Orchard Orioles nest in both suburban and rural areas and generally prefer to be near rivers, lakes, marshes, or floodplains. They readily nest in orchards, gardens, and farmlands as long as scattered trees are available. Many nests are near roads. Orchard Orioles have a high degree of sociality, sometimes nesting semicolonially with as many as 20 nests per tree. They often nest close to kingbirds, whose aggressive behavior may give the orioles some protection against predators and cowbirds. Their sociality is also evident in their tropical wintering areas, where they have been observed, for example, roosting together with seven other species of birds.

The nest cup is usually suspended from terminal twigs or branches. The female builds the nest cup of loosely woven long blades of grass, lined with finer grasses, catkins, and feathers, or bits of human items such as yarn. Orchard Orioles nest and feed lower than Bullock’s and Baltimore orioles, with whom they compete for resources. They also nest later than either of their competitors, thus further reducing competition. The usual clutch is five light blue eggs blotched or spotted with dark colors. The female alone develops a brood patch and she alone incubates the eggs for about two weeks until hatching. Males may guard the nest and feed the incubating female. If a weather event causes nest failure, the pair may renest some distance away. In hot weather, the male may attempt to shade the nest. Both parents feed the young. The chicks fledge after two weeks. Fledged broods are divided between their parents and forage together for four to six weeks. After the males have begun migration, the young forage mostly on fruits with after-hatch-year females until ready to migrate south.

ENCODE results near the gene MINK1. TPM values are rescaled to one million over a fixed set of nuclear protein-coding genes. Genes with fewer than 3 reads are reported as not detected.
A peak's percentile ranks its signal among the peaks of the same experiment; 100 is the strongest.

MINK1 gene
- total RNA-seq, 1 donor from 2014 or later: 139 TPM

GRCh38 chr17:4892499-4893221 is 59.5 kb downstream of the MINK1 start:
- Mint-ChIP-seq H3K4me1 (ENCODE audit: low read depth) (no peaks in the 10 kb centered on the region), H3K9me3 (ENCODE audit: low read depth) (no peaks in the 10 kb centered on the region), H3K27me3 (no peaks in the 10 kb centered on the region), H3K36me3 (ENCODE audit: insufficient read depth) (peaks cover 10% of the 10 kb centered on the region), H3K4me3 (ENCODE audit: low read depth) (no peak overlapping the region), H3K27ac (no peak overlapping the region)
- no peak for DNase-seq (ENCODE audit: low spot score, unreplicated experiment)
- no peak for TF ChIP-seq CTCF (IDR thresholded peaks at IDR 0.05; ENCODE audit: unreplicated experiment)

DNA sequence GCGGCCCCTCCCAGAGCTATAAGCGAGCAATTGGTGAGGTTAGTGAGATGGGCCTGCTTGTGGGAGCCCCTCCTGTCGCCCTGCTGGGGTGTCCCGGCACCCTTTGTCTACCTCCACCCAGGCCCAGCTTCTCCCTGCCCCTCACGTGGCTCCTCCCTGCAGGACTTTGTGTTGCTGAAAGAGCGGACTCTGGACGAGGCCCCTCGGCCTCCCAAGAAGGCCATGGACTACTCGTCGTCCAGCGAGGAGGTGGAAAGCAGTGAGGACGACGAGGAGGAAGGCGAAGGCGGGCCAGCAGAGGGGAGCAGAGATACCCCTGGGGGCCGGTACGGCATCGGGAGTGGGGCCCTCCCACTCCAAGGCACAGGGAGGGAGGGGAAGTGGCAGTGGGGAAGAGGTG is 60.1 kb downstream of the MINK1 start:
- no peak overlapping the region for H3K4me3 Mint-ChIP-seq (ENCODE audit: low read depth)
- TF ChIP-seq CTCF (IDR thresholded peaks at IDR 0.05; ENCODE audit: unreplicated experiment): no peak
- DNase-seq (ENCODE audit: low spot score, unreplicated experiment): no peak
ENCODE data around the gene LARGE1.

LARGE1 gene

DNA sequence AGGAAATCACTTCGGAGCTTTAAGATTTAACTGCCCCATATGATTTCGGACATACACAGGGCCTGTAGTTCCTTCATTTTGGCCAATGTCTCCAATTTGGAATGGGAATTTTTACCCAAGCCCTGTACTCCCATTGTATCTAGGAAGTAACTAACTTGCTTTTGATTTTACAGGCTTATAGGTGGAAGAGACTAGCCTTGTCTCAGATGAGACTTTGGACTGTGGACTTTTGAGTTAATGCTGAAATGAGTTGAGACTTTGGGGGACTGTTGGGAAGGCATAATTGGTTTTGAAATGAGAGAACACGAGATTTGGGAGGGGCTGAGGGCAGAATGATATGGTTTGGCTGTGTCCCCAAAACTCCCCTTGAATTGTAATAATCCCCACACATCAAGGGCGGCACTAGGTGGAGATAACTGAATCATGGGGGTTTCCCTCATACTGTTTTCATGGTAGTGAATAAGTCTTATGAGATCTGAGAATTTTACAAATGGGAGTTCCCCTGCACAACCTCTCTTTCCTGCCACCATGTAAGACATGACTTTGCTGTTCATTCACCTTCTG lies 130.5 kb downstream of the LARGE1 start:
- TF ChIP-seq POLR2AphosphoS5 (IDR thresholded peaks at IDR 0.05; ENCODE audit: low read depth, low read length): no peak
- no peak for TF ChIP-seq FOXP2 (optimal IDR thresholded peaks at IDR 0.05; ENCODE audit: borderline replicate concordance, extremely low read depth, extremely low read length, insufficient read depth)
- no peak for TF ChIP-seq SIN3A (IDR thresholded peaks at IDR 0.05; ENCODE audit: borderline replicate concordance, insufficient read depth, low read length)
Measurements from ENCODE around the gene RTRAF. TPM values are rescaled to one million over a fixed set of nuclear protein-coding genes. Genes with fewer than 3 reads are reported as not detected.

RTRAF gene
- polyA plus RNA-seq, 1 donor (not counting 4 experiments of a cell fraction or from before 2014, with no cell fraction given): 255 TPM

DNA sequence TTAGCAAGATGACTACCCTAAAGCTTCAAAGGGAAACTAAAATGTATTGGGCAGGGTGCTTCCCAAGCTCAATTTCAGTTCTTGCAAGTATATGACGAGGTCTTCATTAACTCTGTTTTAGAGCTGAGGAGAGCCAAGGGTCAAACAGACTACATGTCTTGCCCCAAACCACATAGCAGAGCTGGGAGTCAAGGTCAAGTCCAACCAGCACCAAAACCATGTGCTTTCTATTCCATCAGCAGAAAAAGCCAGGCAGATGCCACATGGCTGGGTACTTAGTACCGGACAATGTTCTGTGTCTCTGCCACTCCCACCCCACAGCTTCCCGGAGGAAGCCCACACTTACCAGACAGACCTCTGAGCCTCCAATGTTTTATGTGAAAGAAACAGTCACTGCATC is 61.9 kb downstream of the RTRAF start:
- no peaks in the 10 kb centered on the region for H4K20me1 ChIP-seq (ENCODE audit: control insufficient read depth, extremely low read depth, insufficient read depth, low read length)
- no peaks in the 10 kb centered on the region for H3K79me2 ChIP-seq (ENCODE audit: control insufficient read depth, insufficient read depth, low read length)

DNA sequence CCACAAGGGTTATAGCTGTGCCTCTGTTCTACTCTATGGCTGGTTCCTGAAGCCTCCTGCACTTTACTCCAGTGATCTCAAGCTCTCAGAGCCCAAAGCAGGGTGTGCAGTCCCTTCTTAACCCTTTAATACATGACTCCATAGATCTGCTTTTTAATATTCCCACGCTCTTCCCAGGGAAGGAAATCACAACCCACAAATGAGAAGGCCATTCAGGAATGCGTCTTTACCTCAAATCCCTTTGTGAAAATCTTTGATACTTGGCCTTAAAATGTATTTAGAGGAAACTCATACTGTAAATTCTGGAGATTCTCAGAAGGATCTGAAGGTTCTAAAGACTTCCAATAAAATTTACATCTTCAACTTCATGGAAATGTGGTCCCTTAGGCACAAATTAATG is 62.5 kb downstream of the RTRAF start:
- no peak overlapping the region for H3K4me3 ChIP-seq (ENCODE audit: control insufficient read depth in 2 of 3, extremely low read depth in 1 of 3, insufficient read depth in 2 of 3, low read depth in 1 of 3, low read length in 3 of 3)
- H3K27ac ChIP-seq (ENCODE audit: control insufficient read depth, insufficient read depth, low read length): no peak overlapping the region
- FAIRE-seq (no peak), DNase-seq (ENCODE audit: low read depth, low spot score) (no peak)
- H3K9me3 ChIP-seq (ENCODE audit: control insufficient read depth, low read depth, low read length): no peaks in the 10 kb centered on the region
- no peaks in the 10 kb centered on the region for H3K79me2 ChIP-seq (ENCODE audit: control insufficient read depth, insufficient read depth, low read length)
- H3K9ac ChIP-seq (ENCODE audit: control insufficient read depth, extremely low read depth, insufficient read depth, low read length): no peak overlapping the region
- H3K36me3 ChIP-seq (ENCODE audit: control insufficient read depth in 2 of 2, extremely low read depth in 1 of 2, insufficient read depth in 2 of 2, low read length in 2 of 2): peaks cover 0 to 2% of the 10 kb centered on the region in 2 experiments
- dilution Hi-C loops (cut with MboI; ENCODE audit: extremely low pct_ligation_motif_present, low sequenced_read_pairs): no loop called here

Orchard Orioles glean arthropods from leaves and twigs and forage for grasshoppers in open-field vegetation less than two meters in height. Their food during nesting season is mainly insects and spiders, but they also take berries, seeds, and nectar and peck ripe fruit. They will even use hummingbird feeders. During nesting season, foraging males may drive off immature males. In winter, Orchard Orioles forage mainly on fruit, insects, and nectar. Males may exclude immature males and females from nectar-bearing trees on the wintering grounds.

Orchard Orioles are a common host to cowbirds, and that has been blamed for population declines, particularly in parts of the South. Tower kills, particularly in Florida, have had an adverse impact, as has the eating of eggs and chicks by grackles. Habitat degradation is also a problem. In the twentieth century, Orchard Orioles have been subject to fairly regular population fluctuations although they are widespread and common in some areas. Breeding Bird Survey data show the eastern population as stable, but the central population is showing a significant decline. The American Birds Blue List lists the Orchard Oriole as a Species of Special Concern. Nevertheless, most data suggest that this elegant little oriole will be with us into the indefinite future.

William E. Davis, Jr.